A fully updated version of this post is available in The Ultimate Guide to Marginal Gains and the 1% Principle. Please note that some links in this post maybe outdated.
Change in all its forms has fascinated me for years but it’s marginal gains that has my special attention. In this Ultimate Success Guide, I’ve collated the very best observations, comments, thought leadership, examples and education I’ve been able to find for you.
It covers everything to convince you that marginal gains are the right strategy for your business.
So, here goes…
From cycling to education; car making to baking, people everywhere are finding that 1% certainly makes a big difference. The theory of marginal gains goes way back, but perhaps Beijing Olympics 2008 was a new start, with London 2012 becoming the tipping point.
British cycling coach, Sir Dave Brailsford deserves all of the credit. He took the ailing British Cycling Federation from 2 bronze medals at the 1984 Atlanta Olympics to the fantastic medal haul of 8 gold, 2 silver and 2 bronze at London 2012, and 6 gold, 4 silver and 1 bronze in Rio 2016.
He concentrated entirely on small improvements every day, in every process, every component; in fact everything: 1% at a time.
And it worked – brilliantly. It caught the eye of Cranfield Business School who published a paper, called The 15 Steps to Peak Performance.
"The whole principle came from the idea that if you broke down everything you could think of that goes into riding a bike, and then improved it by 1%, you will get a significant increase when you put them all together.
"There's fitness and conditioning, of course, but there are other things that might seem on the periphery, like sleeping in the right position, having the same pillow when you are away and training in different places.
"They're tiny things but if you clump them together it makes a big difference."
This is such an important strategy that I’d argue that every business, regardless of size, industry or location must understand the concept; embed it and implement this across their entire business operations.
Whilst the principle is the same, it has several different names: marginal gains, continuous improvement or Kaizen to name a few. Let’s make sure we understand the terminology.
Marginal gains is concerned with small incremental improvements in any process, which, when added together, make a significant improvement.
The practice of Continuous Improvement (CI), sometimes called Continual Improvement, is the ongoing improvement of products, services or processes through incremental and breakthrough improvements.
Kaizen is Japanese for improvement and it means ‘change for the better’. It focuses on activities that continuously improve all functions, processes and employees. The theory is that by improving standardised activities and processes, Kaizen will eliminate waste. It was first used in Japanese businesses after WW2 influenced by American business and quality managers. Since then it’s gone global.
You might think 1% is too small a target for your business. You’re sure to be aiming much higher: 25% growth at least. But let me show you the magic that one cycling director uncovered and implemented so they smashed their huge targets.
First a question…..
How many times have you delayed an annual price increase because a 10% rise just seems too much for customers to bear? No wonder it’s a shock to customers. But it’s a greater shock to your business when you start losing money.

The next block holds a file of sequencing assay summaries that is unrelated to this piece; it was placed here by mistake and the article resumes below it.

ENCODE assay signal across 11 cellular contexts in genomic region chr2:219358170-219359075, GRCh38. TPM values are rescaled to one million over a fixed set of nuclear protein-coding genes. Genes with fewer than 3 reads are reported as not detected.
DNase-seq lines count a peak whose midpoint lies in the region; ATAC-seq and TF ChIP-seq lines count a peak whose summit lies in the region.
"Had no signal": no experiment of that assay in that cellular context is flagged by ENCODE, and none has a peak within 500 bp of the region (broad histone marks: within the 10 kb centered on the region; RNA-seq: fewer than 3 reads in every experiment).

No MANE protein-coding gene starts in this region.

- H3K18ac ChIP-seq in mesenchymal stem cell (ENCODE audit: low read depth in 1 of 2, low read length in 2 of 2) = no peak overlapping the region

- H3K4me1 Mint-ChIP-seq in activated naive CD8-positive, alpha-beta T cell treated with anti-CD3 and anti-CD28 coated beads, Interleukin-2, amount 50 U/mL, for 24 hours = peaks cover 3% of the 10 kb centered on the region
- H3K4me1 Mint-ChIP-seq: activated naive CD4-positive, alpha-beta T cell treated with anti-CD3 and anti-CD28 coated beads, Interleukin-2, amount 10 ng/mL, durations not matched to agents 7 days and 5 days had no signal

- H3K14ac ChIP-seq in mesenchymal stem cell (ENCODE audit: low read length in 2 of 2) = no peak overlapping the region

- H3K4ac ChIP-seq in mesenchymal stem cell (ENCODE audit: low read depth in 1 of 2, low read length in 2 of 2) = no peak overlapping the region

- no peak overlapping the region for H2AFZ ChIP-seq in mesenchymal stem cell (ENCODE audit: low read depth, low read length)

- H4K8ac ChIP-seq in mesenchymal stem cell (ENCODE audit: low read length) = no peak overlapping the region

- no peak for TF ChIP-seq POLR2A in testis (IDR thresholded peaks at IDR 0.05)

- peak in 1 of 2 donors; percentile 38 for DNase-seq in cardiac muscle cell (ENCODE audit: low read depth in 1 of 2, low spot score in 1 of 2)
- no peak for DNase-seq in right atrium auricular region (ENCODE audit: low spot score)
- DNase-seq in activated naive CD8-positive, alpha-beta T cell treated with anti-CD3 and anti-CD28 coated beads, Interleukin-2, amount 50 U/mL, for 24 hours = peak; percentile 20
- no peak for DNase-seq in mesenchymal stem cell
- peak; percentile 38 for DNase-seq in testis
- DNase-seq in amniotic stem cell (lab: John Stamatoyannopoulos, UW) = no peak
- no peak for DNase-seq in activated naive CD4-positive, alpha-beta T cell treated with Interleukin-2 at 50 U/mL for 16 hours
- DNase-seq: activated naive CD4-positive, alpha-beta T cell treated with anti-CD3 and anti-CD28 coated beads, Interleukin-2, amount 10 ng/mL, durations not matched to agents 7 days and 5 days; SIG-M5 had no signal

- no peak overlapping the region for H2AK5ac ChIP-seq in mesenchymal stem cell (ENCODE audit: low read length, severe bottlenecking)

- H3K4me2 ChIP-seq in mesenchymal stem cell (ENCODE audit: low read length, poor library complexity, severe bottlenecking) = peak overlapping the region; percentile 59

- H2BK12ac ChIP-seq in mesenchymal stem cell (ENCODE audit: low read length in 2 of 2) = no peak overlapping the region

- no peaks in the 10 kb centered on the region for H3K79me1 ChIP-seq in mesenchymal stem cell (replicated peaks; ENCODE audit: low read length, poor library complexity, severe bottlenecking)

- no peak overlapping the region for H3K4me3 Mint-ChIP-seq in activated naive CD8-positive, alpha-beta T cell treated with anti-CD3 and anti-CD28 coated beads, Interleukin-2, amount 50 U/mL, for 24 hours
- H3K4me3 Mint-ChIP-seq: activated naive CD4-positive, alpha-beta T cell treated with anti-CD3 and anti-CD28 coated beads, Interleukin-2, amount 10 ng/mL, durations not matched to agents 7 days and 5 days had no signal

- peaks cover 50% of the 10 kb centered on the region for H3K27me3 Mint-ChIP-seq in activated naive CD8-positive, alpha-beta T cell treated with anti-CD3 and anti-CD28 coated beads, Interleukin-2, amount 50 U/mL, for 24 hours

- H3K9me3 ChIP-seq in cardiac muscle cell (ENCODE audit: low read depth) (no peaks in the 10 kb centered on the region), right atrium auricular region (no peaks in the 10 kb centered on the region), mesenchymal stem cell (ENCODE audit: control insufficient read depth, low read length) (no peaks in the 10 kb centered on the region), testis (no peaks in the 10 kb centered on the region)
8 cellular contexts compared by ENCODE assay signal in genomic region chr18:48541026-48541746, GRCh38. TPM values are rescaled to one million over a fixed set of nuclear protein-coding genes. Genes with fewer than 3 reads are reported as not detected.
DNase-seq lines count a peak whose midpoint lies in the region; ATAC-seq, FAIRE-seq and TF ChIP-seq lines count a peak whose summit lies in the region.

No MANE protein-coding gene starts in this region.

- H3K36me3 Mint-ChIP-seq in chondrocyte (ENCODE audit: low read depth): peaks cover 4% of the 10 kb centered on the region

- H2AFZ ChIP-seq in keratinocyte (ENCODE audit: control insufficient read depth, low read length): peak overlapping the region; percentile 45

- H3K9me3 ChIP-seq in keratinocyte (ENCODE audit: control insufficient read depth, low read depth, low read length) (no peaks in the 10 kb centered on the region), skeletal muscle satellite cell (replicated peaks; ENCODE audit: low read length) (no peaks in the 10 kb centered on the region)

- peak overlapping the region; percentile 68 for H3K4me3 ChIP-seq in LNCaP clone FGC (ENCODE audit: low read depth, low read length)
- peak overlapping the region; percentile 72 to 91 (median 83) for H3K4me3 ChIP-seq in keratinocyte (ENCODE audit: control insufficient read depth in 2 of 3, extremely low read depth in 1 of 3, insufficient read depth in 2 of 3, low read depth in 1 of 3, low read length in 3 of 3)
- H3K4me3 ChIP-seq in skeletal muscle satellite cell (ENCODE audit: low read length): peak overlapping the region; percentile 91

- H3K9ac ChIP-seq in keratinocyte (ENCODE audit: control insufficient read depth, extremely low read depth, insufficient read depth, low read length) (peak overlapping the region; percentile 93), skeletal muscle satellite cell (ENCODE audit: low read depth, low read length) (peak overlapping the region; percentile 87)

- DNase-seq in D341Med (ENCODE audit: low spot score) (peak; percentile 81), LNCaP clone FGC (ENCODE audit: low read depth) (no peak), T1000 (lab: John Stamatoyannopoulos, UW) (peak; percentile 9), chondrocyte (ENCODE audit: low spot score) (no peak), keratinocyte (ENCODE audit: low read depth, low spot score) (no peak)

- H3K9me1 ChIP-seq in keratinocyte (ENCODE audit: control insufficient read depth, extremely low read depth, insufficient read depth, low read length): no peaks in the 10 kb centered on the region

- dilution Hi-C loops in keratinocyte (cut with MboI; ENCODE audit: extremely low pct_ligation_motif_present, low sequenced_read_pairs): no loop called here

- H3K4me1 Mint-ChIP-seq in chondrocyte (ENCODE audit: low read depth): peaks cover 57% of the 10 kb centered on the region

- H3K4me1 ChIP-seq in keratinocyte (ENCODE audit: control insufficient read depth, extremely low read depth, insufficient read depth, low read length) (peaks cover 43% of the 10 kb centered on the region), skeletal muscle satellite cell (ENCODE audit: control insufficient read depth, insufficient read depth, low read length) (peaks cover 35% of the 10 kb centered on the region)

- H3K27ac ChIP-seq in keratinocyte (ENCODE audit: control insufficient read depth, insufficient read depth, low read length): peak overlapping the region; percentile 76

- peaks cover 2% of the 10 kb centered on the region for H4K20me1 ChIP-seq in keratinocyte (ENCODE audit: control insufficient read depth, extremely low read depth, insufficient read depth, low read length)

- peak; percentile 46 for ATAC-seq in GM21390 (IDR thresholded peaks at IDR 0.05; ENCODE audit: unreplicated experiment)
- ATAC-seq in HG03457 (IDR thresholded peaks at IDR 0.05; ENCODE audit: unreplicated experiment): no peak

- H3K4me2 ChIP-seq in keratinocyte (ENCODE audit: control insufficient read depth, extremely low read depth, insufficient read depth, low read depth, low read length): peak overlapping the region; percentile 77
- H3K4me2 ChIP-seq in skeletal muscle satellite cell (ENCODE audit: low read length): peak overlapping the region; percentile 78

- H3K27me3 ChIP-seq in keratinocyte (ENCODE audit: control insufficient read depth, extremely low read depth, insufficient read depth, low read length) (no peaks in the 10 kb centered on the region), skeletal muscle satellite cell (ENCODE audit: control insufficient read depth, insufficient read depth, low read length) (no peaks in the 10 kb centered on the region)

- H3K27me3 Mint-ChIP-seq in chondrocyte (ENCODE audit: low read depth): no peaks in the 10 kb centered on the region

Why not consider just a 1% price increase, say 4 times a year?
Ah, you’re thinking, that’s just 4%, but according to PWC, “a 1% price increase typically delivers an 11% impact on profit. So in volatile and competitive markets, it is more important than ever to give pricing the attention and focus it deserves.”
James Duval, writing for Customer Think says: “In the world of business, the smallest changes and tweaks to existing models and approaches can be substantially more effective than large, disruptive ones in increasing revenue, changing direction, and even choosing an initial path for a start-up”
That’s why the most successful businesses are the ones that make the smallest changes? They ignore the premise that “big changes = big results”.
Why do we still believe that we have to make big changes to get big results? If we want to lose a stone in weight, why do we focus on the ‘stone’ we have to lose rather than the 2lb a week we need to shift over a 7-week period? 2lb is much easier compared to a stone; perhaps that’s why we fail so often; the goal is just too big, too daunting, too impossible… and so we give up.
The same applies in any business; big or small.
Any business is a collection of individual processes that fit together to deliver the product. It’s easier if you look at each process in turn; making small improvements to each process rather than changing the entire business in one go. Big changes are so disruptive to daily operations – that’s why they usually fail. In a competitive market all business owners should be seeking out small measured improvements and changes to their product, service, delivery and processes rather than deciding on massive disruptive change.
A much better strategy is to optimise a tweak rather than the game-changing ‘big idea’.
Google is a great example of a company that used small tweaks to existing ways of thinking and providing a service to become a business colossus. They’re now famous, and feared, algorithm updates are proof of their total focus on continuous improvement.
Apple are widely regarded to be one of the most innovative companies operating in the world today, and many of the company’s biggest hits are spectacular displays of the ‘tweak’ in action. The company has applied this mantra to everything its done since. To paraphrase company CEO Tim Cook,